Getting back into the gym post-partum can seem daunting. With the extensive changes that occur to the body during and after pregnancy, it is common to feel unsure, apprehensive, or even scared. With the likes of Naomi Osaka, Serena Williams and Matilda’s midfielder, Katrina Gorry coming under the spotlight when returning to sport after pregnancy, the concept that athlete and motherhood cannot co-exist is still prominent.  

As Trent Stellingwerff, director of Innovation and Research at the Canadian Sport Institute says, “Everyone thought your career was done after a baby. We now have tonnes of data to show that it can be the start of your career in some instances.” 

Recently, ultra-marathon athlete Camille Herron proved exactly this. At the age of 42, she broke 12 world records, including the women’s six-day running world-record of 883 kilometres (set by Sandy Barwick in 1990), Herron ran a total of 901 kilometres over six-days, amid perimenopause. Fuelled by tacos, pumpkin pie, naps every four hours and singing Beyonce, Madonna and Led Zeplin songs to herself, Herron was able to run an average of 150km each day!  

Indeed, navigating not only how to safely, but confidently return to the gym can often feel intimidating, due to the myriad of changes that the body undergoes during this period. 


Common pregnancy-related concerns:  

  • Abdominal changes- reduced strength, abdominal separation (DRAM), post-recovery from a caesarean delivery.
  • Postural changes. 
  • Pelvic floor changes (reduced strength, bladder and bowel incontinence) 
  • New aches and pains (low back, pelvic and hip, SIJ), which can be attributed to changes in ligamentous laxity. 
  • Pelvic organ prolapse. 
  • Post-partum depression, feeling like a ‘lost sense of self’, body confidence changes, feelings of guilt. 
  • Gestational diabetes. 

Prior to starting back at the gym, it’s important to prioritise your own health and wellbeing. Ensure that you can exercise safely first.  


What should I consider before starting back at the gym? 

  • Ensure that you give your body plenty of time to rest and recover (at least six weeks is recommended). 
  • Obtain clearance from your general health practitioner prior to getting back into the gym. 
  • Consider starting with low impact exercise such as walking first.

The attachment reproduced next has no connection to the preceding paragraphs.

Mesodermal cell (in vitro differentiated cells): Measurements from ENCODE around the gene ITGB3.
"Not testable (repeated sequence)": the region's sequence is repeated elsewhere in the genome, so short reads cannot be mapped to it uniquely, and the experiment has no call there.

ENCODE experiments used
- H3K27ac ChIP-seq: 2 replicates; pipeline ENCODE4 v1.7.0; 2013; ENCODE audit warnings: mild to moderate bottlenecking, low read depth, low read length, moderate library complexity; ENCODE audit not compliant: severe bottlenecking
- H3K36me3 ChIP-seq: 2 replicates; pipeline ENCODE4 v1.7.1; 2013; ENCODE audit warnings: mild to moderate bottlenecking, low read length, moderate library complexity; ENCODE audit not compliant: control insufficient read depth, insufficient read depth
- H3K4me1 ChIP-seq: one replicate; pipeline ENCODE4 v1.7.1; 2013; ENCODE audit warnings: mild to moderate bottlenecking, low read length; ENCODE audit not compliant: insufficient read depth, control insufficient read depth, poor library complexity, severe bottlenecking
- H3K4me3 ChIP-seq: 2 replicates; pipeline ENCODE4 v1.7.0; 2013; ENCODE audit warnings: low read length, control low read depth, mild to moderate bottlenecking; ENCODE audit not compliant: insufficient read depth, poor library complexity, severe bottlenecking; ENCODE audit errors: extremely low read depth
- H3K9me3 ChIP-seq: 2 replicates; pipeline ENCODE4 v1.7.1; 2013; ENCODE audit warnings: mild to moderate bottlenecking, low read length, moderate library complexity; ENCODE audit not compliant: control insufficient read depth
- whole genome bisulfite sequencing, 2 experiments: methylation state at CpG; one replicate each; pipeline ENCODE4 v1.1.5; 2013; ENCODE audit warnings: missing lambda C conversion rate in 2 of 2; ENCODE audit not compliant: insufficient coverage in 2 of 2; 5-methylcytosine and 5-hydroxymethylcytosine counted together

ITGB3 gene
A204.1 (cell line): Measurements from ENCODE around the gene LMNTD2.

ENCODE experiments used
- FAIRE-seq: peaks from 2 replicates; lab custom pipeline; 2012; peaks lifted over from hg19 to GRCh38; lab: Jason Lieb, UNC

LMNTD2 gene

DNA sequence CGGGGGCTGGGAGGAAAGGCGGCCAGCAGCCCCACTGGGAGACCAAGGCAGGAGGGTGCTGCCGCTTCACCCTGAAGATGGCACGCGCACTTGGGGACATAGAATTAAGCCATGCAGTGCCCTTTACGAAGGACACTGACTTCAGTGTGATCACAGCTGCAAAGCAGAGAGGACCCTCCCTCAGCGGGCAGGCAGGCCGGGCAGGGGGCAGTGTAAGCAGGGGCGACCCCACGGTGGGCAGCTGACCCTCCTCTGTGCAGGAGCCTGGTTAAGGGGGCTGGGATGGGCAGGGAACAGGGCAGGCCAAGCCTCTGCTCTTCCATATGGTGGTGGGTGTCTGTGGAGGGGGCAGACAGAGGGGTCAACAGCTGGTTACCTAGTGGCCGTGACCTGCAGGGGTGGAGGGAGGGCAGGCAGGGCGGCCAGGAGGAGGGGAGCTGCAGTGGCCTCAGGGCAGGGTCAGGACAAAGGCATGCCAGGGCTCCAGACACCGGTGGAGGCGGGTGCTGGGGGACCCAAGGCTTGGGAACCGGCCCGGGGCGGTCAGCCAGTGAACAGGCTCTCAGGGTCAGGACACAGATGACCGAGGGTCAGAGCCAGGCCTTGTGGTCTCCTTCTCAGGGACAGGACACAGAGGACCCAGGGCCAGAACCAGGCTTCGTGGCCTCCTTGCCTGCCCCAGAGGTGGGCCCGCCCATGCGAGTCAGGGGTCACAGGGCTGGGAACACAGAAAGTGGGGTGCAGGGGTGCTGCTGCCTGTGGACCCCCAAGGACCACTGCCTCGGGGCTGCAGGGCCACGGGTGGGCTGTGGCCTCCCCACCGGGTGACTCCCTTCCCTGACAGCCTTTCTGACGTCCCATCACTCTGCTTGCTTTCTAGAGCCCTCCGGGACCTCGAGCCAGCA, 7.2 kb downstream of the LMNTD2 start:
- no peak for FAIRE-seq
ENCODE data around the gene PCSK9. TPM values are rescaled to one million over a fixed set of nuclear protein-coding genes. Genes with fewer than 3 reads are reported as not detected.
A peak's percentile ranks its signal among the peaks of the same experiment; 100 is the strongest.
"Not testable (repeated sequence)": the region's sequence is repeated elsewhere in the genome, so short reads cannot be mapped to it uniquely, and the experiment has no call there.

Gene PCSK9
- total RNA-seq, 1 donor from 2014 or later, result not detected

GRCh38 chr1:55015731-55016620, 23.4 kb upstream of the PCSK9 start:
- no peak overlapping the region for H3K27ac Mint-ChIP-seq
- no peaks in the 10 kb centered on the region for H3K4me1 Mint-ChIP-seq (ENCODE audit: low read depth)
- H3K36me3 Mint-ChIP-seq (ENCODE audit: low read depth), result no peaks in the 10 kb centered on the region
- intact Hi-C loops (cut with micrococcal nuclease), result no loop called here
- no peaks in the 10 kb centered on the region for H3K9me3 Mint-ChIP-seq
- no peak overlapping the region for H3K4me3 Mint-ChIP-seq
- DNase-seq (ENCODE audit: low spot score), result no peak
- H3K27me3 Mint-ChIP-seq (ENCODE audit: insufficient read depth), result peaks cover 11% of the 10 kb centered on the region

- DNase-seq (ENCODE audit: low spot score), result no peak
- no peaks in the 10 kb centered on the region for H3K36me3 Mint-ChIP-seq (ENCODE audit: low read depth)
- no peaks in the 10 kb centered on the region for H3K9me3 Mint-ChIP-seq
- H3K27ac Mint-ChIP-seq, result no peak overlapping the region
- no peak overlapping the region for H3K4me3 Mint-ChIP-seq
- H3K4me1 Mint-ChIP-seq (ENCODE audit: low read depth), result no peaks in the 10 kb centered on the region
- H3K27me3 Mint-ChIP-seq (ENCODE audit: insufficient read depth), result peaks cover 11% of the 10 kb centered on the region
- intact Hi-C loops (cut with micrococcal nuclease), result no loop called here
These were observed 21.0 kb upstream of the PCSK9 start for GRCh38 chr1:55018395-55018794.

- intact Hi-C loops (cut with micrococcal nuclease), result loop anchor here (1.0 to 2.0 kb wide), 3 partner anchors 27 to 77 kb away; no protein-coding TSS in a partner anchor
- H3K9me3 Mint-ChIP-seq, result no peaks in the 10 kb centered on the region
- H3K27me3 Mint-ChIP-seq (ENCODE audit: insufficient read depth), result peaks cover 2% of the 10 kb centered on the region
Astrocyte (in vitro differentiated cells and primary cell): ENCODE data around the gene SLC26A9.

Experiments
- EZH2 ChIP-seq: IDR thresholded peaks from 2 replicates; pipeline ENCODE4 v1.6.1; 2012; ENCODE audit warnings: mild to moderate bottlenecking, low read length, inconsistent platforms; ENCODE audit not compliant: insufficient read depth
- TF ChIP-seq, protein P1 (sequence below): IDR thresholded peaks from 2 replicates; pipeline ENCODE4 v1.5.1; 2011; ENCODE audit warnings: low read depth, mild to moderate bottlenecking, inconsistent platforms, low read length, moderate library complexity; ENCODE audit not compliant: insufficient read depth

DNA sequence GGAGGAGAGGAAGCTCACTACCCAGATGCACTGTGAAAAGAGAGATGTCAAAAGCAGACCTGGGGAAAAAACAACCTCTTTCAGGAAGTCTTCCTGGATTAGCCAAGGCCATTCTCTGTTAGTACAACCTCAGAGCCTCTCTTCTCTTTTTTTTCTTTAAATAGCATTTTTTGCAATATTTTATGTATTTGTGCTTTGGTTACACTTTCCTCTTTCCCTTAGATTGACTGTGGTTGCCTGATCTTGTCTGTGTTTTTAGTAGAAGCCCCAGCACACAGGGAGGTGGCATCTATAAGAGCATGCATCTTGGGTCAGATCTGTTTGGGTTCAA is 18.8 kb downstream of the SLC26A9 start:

• Focus on diaphragmatic breathing, as well as pelvic floor and deep abdominal exercises early post-partum. Gentle stretching is also recommended. 
  • After obtaining medical clearance from your general health practitioner, start with body weight resistance, before progressing into lighter weights.
  • Getting back into higher impact exercise such as running will take time.

 Ensure you receive medical clearance first. A guided rehabilitation program can be helpful to ensure a safe return to this activity.  

  • Maximise rest periods.


Helpful tips:

A guided rehabilitation or structured and progressive exercise program can help address post-partum related concerns. At CSSM, we can help you. Through our PIER gym, you will undergo a one-on-one assessment where we will talk about your goals, perform a full body assessment, address any injuries/ aches and pains that you may have and provide you with an individualised gym program. 

Initially, you will participate in two one-on-one sessions where you will learn safe exercise techniques and provides us with the opportunity to make any changes in your gym program, if needed. After, you can start booking into classes (maximum of four people per class), where you are closely monitored and instructed through your own program. Find out more here. 

  • Exercise with a friend. Research has shown that mothers who exercise with a friend or in a group can reduce feelings of loneliness and isolation. 
  • Make a music playlist to motivate you. 

If you prefer other modalities of exercise such as pilates, read our blog post on pilates during pregnancy: 

The bottom line… Getting back into the gym is daunting for many mothers- whether it is six weeks postpartum or three years. During this period, it is paramount to emphasise the importance of self-compassion and acknowledge that every mother’s journey back into the gym will look different. 


About the author 

Physiotherapist Grace Rutter believes patients should feel supported whilst being provided tailored education and a comprehensive management plan based upon their rehabilitation and lifestyle goals. 

Grace has a particular interest in neck injuries (including neck related headache), sporting injuries, women’s health, knee rehabilitation, as well as running injuries. 

With an additional degree in sports and exercise science, Grace also worked with various high performance athletes including the Port Melbourne VFL club. 

Grace has experience working in acute hospitals (cardio/ musculoskeletal/neuro), subacute settings (geriatric evaluation and management), and women’s health (acute, private, continence clinic), She has also had experience working in private practice. 



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